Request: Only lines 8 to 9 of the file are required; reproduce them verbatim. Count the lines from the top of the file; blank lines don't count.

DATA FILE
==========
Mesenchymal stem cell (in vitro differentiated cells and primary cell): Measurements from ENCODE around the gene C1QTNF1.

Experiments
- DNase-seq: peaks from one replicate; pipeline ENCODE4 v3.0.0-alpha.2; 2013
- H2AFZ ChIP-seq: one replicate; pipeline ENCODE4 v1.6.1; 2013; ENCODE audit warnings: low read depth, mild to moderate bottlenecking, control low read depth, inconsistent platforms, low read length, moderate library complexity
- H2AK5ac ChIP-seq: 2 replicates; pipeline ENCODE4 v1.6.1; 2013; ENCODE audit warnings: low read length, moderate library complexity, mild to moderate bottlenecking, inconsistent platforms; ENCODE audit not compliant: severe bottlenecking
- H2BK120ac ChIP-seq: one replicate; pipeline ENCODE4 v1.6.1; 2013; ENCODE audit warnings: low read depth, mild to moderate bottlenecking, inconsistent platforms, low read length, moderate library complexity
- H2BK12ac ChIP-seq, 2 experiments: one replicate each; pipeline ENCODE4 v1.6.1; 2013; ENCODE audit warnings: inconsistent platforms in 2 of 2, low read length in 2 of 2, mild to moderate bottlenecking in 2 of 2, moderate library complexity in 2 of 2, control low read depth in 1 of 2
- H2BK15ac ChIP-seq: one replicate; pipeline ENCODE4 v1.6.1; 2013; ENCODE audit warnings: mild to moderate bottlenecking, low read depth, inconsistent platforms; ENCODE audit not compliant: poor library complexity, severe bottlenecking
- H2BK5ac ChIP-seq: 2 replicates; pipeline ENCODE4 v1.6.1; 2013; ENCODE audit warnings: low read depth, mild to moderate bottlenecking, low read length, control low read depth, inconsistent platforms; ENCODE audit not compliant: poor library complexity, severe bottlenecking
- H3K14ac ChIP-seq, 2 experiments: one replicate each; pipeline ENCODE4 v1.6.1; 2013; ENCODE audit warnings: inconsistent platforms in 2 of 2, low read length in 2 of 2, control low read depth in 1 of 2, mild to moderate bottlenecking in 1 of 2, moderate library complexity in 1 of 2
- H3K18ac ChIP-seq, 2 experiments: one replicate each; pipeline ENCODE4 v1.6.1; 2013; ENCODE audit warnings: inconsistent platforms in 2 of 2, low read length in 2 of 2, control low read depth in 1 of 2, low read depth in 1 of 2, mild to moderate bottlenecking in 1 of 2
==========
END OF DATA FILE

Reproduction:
- H2BK15ac ChIP-seq: one replicate; pipeline ENCODE4 v1.6.1; 2013; ENCODE audit warnings: mild to moderate bottlenecking, low read depth, inconsistent platforms; ENCODE audit not compliant: poor library complexity, severe bottlenecking
- H2BK5ac ChIP-seq: 2 replicates; pipeline ENCODE4 v1.6.1; 2013; ENCODE audit warnings: low read depth, mild to moderate bottlenecking, low read length, control low read depth, inconsistent platforms; ENCODE audit not compliant: poor library complexity, severe bottlenecking